The European Securities and Markets Authority (ESMA) has released a discussion paper to prepare the regulatory technical standards (RTS) that will implement the provisions of the European Market Infrastructure Regulation (EMIR) regarding the obligation to centrally clear over-the-counter (OTC) derivatives. Feedback is invited by 12 September.
The consultation aims to assist ESMA in developing its approach to determining which classes of OTC derivatives need to be centrally cleared and the phase-in periods for the counterparties concerned.
EMIR is due to come into force within the next six months and is intended to improve transparency, establish common rules for central counterparties (CCPs) and for central trade repositories (TRs), as well as reduce the risks associated with the OTC derivatives market in-line with the wishes of the Pittsburgh G20 meeting back in 2009. It is the European equivalent of Dodd-Frank in this regard and provides for the obligation to centrally clear OTC derivative contracts or to apply risk mitigation techniques such as the exchange of collateral.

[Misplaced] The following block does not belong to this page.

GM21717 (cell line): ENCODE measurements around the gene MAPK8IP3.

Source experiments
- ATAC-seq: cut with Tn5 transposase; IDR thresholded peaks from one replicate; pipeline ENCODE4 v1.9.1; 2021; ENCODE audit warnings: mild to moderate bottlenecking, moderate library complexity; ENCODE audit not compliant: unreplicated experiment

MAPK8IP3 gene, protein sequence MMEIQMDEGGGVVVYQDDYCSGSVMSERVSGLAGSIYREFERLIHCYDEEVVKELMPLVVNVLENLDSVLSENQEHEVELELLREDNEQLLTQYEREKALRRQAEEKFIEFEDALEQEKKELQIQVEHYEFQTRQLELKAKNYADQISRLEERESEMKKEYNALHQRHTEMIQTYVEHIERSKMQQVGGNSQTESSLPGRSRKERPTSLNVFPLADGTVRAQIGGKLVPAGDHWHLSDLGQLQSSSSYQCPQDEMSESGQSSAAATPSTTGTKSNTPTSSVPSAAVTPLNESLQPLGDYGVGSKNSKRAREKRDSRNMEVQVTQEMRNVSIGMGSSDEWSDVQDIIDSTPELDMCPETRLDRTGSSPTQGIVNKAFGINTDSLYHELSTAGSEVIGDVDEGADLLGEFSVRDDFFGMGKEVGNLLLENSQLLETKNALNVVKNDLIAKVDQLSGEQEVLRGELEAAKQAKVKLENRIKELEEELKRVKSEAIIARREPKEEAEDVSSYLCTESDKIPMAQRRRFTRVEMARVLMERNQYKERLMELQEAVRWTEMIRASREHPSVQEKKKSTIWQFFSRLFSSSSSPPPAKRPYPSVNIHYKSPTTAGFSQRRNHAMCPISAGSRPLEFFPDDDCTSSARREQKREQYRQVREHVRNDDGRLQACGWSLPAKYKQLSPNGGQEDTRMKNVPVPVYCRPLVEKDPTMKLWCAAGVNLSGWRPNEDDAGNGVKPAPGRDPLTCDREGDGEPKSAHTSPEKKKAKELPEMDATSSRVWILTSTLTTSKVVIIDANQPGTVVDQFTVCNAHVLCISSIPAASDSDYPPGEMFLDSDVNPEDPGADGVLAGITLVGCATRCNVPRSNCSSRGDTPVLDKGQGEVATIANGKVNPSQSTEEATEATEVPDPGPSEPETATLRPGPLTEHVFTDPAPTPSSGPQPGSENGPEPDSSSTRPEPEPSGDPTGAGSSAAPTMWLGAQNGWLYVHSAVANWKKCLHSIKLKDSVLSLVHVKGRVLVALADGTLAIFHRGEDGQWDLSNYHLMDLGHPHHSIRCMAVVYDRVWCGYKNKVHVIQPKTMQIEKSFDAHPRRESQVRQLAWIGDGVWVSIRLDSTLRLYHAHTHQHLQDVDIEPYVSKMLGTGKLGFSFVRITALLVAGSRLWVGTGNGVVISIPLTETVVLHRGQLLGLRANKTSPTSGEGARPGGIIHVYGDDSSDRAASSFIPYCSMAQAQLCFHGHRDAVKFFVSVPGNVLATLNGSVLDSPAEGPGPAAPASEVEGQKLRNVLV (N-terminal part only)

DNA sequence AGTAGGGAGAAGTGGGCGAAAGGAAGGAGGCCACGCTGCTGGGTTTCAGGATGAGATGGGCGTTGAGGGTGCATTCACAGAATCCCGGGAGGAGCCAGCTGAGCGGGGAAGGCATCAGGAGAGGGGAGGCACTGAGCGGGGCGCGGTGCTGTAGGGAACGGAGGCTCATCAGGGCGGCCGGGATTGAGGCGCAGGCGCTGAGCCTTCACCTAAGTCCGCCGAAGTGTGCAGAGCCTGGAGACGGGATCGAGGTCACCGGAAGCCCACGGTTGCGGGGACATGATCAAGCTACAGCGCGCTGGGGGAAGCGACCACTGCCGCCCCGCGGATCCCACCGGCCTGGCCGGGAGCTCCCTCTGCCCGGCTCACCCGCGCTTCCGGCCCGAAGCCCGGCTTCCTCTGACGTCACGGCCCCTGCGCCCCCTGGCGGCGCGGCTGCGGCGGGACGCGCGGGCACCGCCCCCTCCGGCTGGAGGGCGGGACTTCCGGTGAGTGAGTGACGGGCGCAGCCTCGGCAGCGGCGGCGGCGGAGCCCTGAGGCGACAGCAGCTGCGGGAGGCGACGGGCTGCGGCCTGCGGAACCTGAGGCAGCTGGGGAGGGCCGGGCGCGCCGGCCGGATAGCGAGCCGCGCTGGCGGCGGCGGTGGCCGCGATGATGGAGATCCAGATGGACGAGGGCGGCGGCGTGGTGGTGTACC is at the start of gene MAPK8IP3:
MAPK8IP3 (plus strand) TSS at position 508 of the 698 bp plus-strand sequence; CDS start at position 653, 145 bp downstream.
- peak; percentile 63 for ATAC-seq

“Our consultation is a first important step in shaping the details of how central clearing of OTC derivatives will work in the European Union [EU],” said Steven Maijoor, ESMA chair. “Having these trades centrally cleared and ultimately making post-trade data available to investors will increase the robustness, transparency and stability of the financial system.”
The discussion paper is open for feedback until 12 September 2013 and many financial market participants can be expected to take up the offer. ESMA will use the feedback received to draft its technical standards on the clearing obligation, which will be presented in future public consultations.